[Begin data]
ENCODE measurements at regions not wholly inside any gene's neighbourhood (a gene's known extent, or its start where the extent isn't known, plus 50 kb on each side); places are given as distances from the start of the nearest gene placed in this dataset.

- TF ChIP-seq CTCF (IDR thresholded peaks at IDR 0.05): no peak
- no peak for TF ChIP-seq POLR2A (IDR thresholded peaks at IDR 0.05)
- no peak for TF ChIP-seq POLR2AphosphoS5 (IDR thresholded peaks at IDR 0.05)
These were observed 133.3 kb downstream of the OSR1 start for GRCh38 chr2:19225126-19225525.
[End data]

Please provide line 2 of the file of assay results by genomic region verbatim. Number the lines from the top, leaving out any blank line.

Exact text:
- TF ChIP-seq CTCF (IDR thresholded peaks at IDR 0.05): no peak